A Dash of Turmeric: The Secret Ingredient for Cancer Treatment?

Reading time: 4 minutes

Melanie Padalino

“Do you have any spices?” my friend Elizabeth asked while cooking an omelet in my kitchen. “Yep, there should be a whole bunch in the cabinet” I replied. Without hesitation, she went straight for the little glass jar of ground turmeric, an ancient spice known for its bright orange color and bitter taste.

At one point or another, you’ve probably heard of turmeric. Not only is it available as a spice for cooking, but you can also purchase turmeric supplements in a typical grocery or drug store. Furthermore, it is used in cosmetics and as a coloring agent. The list seems to go on and on.

But can it serve as a treatment for cancer patients? The short answer is… maybe. Let’s go back to the basics. 

Rhizomes are stems that grow horizontally underground that provide plants with energy. Common garden plants that contain rhizomes include turmeric, ginger, iris, and hops. Turmeric is perhaps the most intriguing of all these, and is a rhizomatous herbaceous perennial plant (Curcuma longa) of the ginger family native to South Asia. It contains a plethora of bioactive compounds known as curcuminoids. The major curcuminoid in turmeric is ​​curcumin, a chemical compound as shown below.

Figure 1: Chemical structure of curcumin

Curcumin has been extensively studied for its medicinal potential and bioactivity. It can provide a myriad of health benefits, primarily due to its antioxidant and anti-inflammatory properties (1) (2). In recent years, there has been much focus on curcumin’s potential impact on cancer due to its innate ability to interact with key biological targets, many of which are modulated by current cancer therapy drugs. By doing so, curcumin can interfere with multiple cell signaling pathways and, thus, impact tumor cell growth and metastasis.   

Curcumin has many biological targets, including transcription factors, inflammatory cytokines, enzymes, kinases, growth factors, receptors, and various other proteins. Shown below are examples.

Figure 2: Biological targets of curcumin from reference 5.

The compound’s mechanism of action is far too complex and multifaceted to recapitulate here. But we’ll explore a few ways in which it interferes with cancer. First, it upregulates or amplifies p53, a tumor suppressor gene that works to prompt cellular apoptosis (cell death) and repair damaged DNA. Many types of cancers stem from mutated or nonfunctional p53. However, upon restoration of p53 expression, it has been found that tumor regression, apoptosis, and the suppression of cell growth can occur. By activating p53, curcumin exhibits antiproliferative activity in cancer cell lines, such as those associated with breast cancer (4).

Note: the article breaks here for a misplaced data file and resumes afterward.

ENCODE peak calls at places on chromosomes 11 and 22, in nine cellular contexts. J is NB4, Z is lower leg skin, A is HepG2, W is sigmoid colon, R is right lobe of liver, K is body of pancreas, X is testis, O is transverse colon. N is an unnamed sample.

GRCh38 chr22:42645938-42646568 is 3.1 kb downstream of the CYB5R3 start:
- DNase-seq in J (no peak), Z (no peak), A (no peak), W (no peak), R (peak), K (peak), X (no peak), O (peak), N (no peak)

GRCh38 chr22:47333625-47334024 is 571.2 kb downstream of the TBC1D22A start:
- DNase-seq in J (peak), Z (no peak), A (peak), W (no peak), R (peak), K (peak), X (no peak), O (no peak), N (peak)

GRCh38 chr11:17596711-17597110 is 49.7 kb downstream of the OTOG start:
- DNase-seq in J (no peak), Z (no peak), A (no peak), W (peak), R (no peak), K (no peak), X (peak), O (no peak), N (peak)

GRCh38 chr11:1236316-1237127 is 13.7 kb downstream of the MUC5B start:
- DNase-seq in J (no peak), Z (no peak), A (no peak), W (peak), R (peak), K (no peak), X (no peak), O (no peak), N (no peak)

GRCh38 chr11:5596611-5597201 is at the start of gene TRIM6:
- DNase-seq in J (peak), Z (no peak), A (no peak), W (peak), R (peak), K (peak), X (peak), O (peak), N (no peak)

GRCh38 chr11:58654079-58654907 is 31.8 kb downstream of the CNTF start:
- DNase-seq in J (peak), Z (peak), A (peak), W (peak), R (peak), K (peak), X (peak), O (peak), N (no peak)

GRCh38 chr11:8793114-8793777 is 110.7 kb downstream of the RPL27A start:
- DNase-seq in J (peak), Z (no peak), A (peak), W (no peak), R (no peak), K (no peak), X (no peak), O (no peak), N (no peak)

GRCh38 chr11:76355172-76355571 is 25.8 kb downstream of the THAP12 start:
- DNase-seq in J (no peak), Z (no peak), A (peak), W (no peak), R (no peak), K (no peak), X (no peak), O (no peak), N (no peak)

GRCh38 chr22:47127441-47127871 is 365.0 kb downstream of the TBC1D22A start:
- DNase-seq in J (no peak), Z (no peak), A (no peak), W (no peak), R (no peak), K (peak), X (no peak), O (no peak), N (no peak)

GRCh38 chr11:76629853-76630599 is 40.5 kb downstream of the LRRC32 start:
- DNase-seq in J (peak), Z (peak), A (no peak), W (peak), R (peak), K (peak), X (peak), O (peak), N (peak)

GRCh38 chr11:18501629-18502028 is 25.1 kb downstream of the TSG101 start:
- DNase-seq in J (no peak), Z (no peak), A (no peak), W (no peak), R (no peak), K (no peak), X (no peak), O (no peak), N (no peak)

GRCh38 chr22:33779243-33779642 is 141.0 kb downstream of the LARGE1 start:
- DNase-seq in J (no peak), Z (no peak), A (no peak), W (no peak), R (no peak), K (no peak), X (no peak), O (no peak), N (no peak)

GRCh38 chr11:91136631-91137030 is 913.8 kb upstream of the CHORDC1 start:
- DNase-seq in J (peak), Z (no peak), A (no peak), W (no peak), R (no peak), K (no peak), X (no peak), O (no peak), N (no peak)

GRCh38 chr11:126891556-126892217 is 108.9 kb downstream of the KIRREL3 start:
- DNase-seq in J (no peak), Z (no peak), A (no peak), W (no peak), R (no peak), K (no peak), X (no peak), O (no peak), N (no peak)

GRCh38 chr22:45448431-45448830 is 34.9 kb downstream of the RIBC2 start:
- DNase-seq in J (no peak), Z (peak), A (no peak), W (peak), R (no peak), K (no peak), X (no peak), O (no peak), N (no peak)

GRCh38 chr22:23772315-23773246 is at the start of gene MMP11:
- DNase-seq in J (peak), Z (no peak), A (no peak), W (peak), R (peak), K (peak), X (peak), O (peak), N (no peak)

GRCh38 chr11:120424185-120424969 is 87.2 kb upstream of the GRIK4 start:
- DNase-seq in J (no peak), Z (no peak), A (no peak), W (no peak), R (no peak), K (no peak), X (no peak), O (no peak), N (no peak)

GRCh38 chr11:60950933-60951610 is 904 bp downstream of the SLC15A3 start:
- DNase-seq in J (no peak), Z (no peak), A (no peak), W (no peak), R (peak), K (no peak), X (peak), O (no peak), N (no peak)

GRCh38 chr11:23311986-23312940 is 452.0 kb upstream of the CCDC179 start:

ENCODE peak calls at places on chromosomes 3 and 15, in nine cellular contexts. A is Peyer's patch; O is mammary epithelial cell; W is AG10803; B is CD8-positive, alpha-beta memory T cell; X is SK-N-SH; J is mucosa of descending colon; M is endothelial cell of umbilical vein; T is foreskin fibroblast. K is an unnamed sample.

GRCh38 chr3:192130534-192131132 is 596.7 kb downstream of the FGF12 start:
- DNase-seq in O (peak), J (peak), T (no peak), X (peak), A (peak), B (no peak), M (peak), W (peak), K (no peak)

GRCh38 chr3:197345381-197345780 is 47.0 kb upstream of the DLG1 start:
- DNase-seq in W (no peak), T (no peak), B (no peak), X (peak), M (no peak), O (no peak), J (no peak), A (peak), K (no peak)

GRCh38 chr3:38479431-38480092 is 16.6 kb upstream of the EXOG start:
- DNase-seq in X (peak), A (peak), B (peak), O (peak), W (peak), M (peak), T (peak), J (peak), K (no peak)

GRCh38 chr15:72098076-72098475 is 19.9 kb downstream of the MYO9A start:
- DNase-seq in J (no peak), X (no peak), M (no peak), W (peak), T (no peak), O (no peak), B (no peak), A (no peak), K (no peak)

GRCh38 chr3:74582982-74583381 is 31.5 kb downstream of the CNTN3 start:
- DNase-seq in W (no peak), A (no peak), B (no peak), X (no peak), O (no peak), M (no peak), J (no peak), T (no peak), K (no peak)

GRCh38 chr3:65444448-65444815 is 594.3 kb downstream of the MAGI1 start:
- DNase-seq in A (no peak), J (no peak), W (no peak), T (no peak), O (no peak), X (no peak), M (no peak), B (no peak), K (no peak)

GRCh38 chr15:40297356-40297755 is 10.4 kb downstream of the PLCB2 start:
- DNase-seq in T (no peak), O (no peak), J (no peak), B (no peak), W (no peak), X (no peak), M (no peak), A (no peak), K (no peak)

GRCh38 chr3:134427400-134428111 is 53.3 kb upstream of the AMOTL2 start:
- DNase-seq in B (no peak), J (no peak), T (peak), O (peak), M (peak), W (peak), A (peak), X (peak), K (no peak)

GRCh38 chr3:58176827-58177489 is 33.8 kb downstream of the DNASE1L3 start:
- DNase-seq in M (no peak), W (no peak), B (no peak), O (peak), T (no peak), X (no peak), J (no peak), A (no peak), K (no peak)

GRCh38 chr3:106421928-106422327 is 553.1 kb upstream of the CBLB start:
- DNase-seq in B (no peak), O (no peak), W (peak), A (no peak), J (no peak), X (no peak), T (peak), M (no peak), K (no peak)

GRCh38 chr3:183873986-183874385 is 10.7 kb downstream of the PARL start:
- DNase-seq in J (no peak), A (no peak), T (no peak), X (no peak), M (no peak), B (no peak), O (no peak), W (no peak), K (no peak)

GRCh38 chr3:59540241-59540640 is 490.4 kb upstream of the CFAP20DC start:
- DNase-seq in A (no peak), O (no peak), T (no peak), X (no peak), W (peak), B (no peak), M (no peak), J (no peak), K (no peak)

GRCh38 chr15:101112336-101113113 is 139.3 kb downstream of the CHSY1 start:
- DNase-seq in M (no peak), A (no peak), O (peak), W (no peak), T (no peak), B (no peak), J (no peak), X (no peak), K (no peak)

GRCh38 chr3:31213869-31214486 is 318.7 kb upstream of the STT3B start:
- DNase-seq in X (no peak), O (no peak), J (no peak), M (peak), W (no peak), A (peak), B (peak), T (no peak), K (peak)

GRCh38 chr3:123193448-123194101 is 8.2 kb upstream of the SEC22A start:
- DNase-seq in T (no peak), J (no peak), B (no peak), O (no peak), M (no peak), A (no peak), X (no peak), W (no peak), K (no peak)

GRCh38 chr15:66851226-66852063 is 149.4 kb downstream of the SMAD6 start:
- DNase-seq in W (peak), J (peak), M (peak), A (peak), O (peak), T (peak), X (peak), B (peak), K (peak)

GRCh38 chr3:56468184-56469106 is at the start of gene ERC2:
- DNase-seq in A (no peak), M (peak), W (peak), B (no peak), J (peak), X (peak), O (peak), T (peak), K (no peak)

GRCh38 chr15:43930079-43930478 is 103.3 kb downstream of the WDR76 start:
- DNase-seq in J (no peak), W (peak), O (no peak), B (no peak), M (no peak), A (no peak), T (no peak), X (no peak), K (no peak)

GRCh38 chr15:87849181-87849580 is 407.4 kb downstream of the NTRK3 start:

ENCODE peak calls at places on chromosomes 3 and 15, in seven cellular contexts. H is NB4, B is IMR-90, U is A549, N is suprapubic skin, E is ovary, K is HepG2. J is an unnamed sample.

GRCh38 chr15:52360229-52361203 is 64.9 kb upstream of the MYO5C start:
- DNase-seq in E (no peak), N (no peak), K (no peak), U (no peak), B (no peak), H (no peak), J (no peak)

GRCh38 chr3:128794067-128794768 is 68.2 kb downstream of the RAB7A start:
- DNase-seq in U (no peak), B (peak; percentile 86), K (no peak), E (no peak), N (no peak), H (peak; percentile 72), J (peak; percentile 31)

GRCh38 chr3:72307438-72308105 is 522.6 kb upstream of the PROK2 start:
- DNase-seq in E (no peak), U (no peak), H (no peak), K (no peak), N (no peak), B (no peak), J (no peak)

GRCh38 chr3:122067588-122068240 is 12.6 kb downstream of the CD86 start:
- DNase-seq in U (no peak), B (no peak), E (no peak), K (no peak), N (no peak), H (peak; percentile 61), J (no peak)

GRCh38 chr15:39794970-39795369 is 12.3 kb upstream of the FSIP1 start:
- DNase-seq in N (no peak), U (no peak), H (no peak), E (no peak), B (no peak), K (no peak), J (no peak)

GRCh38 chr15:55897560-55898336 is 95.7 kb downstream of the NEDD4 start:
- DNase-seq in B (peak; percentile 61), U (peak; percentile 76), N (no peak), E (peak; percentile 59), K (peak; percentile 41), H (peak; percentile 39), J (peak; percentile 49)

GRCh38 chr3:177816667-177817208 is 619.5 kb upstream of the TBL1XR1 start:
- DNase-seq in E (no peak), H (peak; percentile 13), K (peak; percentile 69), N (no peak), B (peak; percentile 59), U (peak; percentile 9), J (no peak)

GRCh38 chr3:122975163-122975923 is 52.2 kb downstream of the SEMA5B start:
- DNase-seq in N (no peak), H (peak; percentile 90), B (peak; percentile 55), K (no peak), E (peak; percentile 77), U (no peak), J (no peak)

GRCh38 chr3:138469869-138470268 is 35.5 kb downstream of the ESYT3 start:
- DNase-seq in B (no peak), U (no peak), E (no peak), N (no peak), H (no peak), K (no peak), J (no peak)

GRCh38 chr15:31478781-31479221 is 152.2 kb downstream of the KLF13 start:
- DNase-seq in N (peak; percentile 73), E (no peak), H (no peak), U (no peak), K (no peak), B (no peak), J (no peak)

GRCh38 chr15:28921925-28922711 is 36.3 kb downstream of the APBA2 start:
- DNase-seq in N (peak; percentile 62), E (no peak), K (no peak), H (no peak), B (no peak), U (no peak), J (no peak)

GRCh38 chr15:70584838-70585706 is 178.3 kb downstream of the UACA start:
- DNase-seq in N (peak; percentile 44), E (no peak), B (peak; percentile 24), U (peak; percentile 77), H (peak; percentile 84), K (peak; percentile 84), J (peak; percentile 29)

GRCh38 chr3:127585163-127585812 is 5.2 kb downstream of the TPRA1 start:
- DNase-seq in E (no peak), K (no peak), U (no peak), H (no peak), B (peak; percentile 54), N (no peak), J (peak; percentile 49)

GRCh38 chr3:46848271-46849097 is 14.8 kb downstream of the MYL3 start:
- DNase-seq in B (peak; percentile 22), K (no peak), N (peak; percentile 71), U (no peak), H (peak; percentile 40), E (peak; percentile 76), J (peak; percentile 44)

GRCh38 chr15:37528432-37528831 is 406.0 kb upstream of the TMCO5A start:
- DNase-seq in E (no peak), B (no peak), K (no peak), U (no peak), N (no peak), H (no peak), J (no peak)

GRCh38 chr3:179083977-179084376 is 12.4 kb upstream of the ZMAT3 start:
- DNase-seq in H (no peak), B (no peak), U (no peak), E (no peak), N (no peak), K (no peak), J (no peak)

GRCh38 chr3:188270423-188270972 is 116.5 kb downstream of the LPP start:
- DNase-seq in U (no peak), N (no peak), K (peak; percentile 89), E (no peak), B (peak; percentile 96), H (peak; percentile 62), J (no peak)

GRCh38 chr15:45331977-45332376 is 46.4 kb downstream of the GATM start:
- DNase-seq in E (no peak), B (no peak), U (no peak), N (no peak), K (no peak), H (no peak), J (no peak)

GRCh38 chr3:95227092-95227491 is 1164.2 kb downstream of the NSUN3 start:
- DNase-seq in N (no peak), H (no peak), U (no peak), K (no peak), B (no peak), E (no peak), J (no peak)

While curcumin upregulates some processes, such as those associated with p53, it can also downregulate others. One such example involves the pathways associated with the proinflammatory transcription factor NF-κB, a protein complex that regulates various genes and protein expression. The activation of NF-κB can actually protect cancer cells from apoptosis by antagonizing the p53 we talked about earlier! Thus, the downregulation of NF-κB can lead to tumor regression, and studies suggest that curcumin can do just this (3) (5). 

Taken together, there is scientific evidence that suggests turmeric can serve as a treatment for cancer patients. Moreover, many clinical studies found that it’s generally safe and well-tolerated. Another advantage of the natural product is its relatively low cost. 

Despite all this, much of the current evidence has been generated from early-phase trials, and more clinical data is warranted before curcumin becomes a mainstay in cancer treatment options. In addition, the administration of curcumin in its natural state is also problematic due to the compound’s poor bioavailability and rapid metabolism. Current research is being done to optimize this. So, while curcumin may not be magic pixie dust that will instantly cure cancer, scientists are eager to dive in and learn more.

Disclaimer: This article is not a substitute for medical advice.

Edited by Vicky Tan

References

  1. Hewlings, S.; Kalman, D. Curcumin: A Review of Its Effects on Human Health. Foods 2017, 6 (10), 92. 
  2. Curcumin (Curcuma, turmeric) and cancer (PDQ®)–health professional version.https://www.cancer.gov/about-cancer/treatment/cam/hp/curcumin-pdq (accessed Jul 20, 2022). 
  3. Kunnumakkara, A. B.; Bordoloi, D.; Harsha, C.; Banik, K.; Gupta, S. C.; Aggarwal, B. B. Curcumin Mediates Anticancer Effects by Modulating Multiple Cell Signaling Pathways. Clinical Science 2017, 131 (15), 1781–1799. 
  4. Talib, W. H.; Al-hadid, S. A.; Wild Ali, M. B.; AL-Yasari, I. H.; Abd Ali, M. R. Role of Curcumin in Regulating p53 in Breast Cancer: An Overview of the Mechanism of Action. Breast Cancer: Targets and Therapy 2018, Volume 10, 207–217. 
  5. Anand, P.; Sundaram, C.; Jhurani, S.; Kunnumakkara, A. B.; Aggarwal, B. B. Curcumin and Cancer: An “Old-Age” Disease with an “Age-Old” Solution. Cancer Letters 2008, 267 (1), 133–164. 

Header image from unsplash.com

Figure 1 created in ChemDraw.

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